Secret plans to withdraw hospital care from over-70s in the case of a catastrophic pandemic have been branded “totally unacceptable” by charities representing older people.
Confident documents produced following a pandemic planning exercise in 2016 proposed a “triaging” system to be put into operation if healthcare resources were exhausted, under which people in nursing homes could be offered “end of life pathways” instead of medical assistance.
The government said the proposals related to “hypothetical scenarios” and had never been adopted as official policy.
But Age UK charity director Caroline Abrahams told The Independent that Britain had come “perilously close” to an approach of this sort at the height of the Covid-19 pandemic last year.
And she said that the government and NHS should be clear that treatment decisions must always be based on clinical need.
The documents on “NHS surge and triage” and adult social care in the case of a pandemic, labelled “confidential” and “official sensitive”, were obtained by an NHS doctor under freedom of information legislation and published on Saturday by the Daily Telegraph.
Written in 2017 and 2018, they suggested that in the case of a serious flu outbreak which overwhelmed the NHS’s ability to respond, patients could be “triaged” - or prioritised for treatment - based on their “probability of survival” rather than “clinical need”.
In a severe pandemic, the health secretary could authorise medics to prioritise some patients over others and even stop providing critical care altogether, the documents suggested.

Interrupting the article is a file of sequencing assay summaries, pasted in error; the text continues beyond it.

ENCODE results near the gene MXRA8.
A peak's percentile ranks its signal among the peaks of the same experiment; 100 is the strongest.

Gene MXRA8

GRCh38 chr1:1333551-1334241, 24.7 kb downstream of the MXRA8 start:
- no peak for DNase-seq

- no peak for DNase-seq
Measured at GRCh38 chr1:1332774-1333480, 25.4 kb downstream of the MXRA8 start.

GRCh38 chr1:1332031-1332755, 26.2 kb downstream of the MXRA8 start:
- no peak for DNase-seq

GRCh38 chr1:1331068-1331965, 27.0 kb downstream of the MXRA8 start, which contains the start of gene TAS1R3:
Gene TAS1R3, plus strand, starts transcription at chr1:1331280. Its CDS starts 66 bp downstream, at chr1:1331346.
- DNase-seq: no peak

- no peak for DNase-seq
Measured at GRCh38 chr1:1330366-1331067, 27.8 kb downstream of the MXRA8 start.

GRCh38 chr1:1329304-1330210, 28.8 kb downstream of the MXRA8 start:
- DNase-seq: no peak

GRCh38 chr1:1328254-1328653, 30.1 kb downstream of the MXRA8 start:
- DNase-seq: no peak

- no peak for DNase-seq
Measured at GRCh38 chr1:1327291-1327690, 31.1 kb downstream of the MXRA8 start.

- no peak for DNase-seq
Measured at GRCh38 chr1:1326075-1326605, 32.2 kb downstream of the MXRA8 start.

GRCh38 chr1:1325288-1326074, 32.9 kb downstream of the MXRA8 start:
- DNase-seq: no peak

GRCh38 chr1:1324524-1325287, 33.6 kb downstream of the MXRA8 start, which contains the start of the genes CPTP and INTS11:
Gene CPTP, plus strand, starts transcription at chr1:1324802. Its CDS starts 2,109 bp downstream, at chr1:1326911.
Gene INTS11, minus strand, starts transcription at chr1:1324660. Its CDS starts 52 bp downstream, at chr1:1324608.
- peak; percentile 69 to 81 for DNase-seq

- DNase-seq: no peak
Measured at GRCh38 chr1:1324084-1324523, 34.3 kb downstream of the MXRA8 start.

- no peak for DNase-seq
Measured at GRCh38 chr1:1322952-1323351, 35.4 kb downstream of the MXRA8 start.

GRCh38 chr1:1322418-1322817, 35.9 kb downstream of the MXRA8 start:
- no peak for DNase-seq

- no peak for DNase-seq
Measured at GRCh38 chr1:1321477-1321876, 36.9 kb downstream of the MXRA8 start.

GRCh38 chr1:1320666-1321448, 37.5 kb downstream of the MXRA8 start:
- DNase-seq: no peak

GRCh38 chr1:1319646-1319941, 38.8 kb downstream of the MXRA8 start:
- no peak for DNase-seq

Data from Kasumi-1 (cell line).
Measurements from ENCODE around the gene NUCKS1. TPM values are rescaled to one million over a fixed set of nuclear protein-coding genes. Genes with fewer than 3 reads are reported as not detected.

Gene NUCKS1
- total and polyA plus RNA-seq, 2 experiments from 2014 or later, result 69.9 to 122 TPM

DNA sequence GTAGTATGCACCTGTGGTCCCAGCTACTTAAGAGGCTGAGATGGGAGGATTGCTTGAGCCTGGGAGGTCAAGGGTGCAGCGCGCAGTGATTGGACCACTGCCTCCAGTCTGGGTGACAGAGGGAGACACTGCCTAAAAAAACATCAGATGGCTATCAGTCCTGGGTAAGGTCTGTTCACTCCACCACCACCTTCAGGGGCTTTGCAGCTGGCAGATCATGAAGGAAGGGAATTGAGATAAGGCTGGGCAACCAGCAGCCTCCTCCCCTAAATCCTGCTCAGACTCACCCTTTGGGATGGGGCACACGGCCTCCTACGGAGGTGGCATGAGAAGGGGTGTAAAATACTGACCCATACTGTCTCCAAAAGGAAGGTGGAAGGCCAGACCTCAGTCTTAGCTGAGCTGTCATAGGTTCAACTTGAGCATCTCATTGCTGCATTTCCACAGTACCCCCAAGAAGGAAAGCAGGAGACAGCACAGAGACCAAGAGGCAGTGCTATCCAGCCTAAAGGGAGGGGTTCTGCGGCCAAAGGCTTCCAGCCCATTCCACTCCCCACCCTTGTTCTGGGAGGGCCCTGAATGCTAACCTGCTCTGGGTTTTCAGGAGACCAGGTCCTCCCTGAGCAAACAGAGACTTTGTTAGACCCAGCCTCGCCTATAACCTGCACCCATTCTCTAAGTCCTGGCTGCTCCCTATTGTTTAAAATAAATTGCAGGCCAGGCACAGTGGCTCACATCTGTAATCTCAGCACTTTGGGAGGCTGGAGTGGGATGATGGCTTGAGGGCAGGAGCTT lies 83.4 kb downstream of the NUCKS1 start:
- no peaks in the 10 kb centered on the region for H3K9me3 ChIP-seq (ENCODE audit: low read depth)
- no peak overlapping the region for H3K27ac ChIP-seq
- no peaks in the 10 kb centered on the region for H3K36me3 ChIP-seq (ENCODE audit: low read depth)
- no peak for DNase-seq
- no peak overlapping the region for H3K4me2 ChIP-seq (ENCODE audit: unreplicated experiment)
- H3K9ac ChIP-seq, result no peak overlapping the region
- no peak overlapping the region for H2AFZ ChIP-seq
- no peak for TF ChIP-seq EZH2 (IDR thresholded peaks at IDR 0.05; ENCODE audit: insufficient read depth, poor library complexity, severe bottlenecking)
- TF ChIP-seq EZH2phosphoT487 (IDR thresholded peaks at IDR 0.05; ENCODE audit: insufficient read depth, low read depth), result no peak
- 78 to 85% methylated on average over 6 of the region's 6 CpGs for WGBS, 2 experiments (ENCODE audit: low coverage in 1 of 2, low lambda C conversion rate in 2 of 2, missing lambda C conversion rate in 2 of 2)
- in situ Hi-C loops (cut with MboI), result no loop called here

Ms Abrahams expressed deep concern that the approach had even been considered.
“Whatever the status of this planning document may be, we know from other reports that during the early part of this pandemic we got perilously close to triage approaches being introduced in hospitals that took age heavily into account,”she said.
“If they had been put into practice the result would have been that a relatively healthy 70-year-old would not have got access to the intensive treatment they needed - they would effectively have been written off.
“At that time there was huge uncertainty and fear, as doctors struggled to cope with a virus that was threatening to overwhelm the NHS.
“However, we said at the time and repeat now that there is no place for treatment decisions based on age in a civilised society. Whatever the pressures, these decisions should always be based on clinical need.
“To do otherwise is blatantly ageist and totally unacceptable.”
Prof Martin Green, chief executive of Care England, which represents independent providers of adult social care, told The Independent: “The NHS should not have blanket policies and every single person should be assessed on the basis of need.
“The NHS should be available to all citizens and any scenario planning for a pandemic should focus on the needs of citizens, not the needs of organisations.”
Dr Moosa Qureshi, who obtained the plans, said it was “unprofessional” that they were not given to medics.
“The Information Commissioner held that clinicians must be supported by a clear framework when allocating care during a severe pandemic, and that the framework needs public debate,” he said. “The NHS triage paper provides real guidance for front-line staff if NHS services are overwhelmed. Why did the Department of Health, NHS England and BMA keep it secret from healthcare professionals?”
An NHS spokesman said: “The NHS was asked to produce this discussion document based on a specific and extreme hypothetical scenario to inform the Government’s pandemic flu preparedness programme rather than for operational use and it did not form the basis of the NHS response to coronavirus.”
A government spokesman said the reports were “historical draft briefing papers that include hypothetical scenarios which do not and have never represented agreed government policy”.
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